NASA has chosen four astrophysics studies for the Explorers Program meant to support low-cost space access and provide insight into stellar flares, planetary atmosphere, cosmic explosions and the resulting debris.
The agency said Tuesday it selected two studies on ultraviolet flare analysis and spectrometer-based imaging of the Milky Way for the “Small Explorer” increment of the program. Each proposal will receive $2 million to conduct research for nine months.
The second program increment, Missions of Opportunity, will allocate $500,000 to two teams that will work on a nine-month conceptual study.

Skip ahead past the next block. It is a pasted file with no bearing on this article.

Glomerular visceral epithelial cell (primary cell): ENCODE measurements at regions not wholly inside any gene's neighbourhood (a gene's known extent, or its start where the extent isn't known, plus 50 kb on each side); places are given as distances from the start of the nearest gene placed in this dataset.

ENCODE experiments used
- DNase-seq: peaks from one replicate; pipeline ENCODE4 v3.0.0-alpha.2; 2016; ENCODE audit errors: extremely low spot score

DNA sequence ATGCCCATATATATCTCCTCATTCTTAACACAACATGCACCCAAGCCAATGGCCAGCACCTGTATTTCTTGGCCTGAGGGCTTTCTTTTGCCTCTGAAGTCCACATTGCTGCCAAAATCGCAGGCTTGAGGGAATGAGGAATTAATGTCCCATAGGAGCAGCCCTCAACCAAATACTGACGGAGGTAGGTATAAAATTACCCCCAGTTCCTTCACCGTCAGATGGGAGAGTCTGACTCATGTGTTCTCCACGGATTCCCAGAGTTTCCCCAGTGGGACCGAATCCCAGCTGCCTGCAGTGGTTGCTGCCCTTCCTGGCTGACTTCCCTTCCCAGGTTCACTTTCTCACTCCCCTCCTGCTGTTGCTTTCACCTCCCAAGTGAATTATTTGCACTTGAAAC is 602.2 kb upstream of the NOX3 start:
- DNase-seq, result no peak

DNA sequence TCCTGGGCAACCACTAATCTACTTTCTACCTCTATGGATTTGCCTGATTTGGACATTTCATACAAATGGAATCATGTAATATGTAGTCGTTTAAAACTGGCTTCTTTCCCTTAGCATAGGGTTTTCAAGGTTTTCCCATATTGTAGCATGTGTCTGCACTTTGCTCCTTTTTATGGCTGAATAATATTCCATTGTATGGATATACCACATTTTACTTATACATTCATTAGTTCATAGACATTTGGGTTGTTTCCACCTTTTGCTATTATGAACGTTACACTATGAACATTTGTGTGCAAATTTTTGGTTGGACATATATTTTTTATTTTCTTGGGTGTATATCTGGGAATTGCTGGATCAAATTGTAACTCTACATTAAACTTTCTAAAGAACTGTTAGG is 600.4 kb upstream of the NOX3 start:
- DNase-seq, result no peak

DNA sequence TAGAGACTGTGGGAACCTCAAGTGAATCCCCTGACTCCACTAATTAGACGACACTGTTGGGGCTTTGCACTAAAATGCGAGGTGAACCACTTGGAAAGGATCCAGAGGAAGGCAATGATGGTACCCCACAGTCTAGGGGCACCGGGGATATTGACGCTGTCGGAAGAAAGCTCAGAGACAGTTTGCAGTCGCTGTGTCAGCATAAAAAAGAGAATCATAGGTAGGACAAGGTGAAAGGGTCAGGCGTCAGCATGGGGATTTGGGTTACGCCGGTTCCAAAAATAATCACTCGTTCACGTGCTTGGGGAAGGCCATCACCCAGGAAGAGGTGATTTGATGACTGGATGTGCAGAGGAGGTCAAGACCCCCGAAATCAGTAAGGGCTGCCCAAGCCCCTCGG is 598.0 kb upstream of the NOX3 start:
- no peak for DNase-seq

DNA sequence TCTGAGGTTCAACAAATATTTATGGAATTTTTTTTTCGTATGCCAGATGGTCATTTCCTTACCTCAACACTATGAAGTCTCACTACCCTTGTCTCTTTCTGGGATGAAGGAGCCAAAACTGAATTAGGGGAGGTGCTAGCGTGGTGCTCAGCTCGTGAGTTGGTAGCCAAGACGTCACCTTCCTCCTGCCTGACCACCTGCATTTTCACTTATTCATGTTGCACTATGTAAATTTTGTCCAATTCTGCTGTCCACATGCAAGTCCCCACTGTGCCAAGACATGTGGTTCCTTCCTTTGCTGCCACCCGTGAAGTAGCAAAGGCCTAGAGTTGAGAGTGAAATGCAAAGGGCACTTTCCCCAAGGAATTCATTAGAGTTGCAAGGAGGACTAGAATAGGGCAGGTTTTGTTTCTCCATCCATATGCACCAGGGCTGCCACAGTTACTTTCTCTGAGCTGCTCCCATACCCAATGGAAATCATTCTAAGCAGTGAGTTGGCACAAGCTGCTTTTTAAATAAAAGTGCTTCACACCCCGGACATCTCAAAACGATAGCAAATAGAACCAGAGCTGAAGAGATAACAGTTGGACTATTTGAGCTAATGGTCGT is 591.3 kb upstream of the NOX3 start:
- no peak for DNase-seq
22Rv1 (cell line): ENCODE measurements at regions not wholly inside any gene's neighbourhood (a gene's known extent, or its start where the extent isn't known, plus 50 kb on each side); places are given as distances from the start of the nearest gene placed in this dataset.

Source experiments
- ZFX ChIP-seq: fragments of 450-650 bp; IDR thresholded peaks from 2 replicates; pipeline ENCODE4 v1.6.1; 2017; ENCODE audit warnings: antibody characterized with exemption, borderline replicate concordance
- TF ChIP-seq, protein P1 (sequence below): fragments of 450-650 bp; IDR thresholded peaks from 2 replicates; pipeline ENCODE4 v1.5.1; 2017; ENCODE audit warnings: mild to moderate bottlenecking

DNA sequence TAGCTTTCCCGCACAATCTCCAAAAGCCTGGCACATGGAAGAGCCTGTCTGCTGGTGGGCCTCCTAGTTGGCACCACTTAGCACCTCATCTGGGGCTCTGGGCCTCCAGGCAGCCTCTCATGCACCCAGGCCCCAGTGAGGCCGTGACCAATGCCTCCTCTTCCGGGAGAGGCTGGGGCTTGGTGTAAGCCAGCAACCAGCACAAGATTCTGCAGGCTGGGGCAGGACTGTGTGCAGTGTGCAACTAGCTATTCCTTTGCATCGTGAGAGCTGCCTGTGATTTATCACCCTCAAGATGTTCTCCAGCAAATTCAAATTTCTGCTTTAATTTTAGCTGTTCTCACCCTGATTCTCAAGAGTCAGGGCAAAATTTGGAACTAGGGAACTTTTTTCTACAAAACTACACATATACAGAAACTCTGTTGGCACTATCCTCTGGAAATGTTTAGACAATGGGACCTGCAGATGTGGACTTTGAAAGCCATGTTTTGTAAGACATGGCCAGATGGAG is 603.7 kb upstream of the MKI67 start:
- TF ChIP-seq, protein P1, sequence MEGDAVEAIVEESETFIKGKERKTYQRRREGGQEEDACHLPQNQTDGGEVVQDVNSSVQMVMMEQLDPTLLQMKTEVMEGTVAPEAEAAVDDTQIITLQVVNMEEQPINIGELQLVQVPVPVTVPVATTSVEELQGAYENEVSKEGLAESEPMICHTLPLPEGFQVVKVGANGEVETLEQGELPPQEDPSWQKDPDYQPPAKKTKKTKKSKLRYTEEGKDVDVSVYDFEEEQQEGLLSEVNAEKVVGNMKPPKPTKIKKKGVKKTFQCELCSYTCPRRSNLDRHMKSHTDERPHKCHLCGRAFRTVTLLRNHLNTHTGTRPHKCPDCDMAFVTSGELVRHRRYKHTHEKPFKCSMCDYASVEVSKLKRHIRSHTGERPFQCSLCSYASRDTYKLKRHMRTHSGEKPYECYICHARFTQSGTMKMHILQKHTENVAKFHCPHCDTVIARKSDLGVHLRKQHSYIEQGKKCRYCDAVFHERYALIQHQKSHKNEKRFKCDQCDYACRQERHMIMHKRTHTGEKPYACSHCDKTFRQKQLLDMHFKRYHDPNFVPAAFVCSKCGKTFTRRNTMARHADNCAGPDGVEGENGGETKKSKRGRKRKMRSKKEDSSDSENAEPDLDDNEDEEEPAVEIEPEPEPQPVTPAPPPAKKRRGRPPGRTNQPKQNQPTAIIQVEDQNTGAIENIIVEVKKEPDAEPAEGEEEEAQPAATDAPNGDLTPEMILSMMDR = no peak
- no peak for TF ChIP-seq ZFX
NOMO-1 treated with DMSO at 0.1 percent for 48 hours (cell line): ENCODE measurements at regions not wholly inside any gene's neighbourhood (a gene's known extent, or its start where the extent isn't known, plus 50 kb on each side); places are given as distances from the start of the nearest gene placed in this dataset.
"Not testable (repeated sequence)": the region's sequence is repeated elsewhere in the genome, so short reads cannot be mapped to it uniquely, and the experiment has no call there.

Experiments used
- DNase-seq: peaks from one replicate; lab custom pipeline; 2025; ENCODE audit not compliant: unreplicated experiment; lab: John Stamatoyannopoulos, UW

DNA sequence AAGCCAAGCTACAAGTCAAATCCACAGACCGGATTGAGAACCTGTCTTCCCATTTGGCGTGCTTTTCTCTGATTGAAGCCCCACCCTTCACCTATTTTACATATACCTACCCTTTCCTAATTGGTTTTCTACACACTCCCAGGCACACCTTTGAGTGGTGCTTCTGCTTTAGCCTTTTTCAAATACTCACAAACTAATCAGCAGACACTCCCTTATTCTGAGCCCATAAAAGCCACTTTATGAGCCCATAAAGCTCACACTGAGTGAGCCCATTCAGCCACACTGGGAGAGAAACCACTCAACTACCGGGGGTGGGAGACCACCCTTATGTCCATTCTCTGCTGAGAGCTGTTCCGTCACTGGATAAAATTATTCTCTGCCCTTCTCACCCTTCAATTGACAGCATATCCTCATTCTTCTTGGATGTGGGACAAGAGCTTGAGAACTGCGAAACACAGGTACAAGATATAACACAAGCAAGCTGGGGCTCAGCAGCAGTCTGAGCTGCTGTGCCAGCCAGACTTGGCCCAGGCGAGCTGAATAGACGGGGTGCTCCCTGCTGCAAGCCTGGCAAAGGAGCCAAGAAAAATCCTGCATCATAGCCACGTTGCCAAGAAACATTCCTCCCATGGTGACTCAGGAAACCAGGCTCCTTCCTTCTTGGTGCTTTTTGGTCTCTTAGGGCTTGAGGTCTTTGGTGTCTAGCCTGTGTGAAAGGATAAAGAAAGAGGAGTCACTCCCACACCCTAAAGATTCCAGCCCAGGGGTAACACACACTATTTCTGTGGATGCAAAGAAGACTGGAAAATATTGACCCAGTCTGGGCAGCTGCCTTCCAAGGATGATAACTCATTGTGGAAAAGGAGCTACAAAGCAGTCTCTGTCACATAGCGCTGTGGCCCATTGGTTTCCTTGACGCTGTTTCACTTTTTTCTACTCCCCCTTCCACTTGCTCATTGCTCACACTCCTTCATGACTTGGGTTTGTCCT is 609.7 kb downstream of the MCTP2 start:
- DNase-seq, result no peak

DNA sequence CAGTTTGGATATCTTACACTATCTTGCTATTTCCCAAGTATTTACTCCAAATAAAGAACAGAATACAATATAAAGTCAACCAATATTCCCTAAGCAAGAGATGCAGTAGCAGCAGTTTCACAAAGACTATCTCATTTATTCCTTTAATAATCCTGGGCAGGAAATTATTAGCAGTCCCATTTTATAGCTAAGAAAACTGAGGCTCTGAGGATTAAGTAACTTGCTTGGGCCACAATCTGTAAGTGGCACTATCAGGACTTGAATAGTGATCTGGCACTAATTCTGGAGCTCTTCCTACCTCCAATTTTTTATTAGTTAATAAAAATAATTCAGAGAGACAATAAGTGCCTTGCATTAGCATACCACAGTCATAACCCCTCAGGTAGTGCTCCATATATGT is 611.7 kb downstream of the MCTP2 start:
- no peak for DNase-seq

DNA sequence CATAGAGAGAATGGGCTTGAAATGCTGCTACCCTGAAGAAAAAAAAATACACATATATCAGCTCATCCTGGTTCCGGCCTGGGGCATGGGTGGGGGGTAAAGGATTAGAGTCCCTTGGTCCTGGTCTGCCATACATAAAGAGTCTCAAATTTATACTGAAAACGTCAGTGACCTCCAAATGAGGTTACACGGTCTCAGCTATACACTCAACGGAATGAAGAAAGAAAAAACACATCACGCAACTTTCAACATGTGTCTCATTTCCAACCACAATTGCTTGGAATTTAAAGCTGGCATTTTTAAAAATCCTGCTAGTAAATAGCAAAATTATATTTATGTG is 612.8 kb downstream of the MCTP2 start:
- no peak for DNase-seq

The first proposal involves UV capabilities and small satellites that visualize gravitational waves from stars, while the second would be sent to the International Space Station to assess gamma-ray phenomena resulting from the death of stars.
"From studying stars and planets outside our solar system to seeking answers to the largest cosmic mysteries, I look forward to the breakthrough science from these modest size missions,” said Thomas Zurbuchen, associate administrator of NASA's Science Mission Directorate.
NASA plans to select two among the four proposals that will become official missions slated for 2025. SMEX costs may reach up to $145 million each, while MO missions may each incur a maximum of $75 million.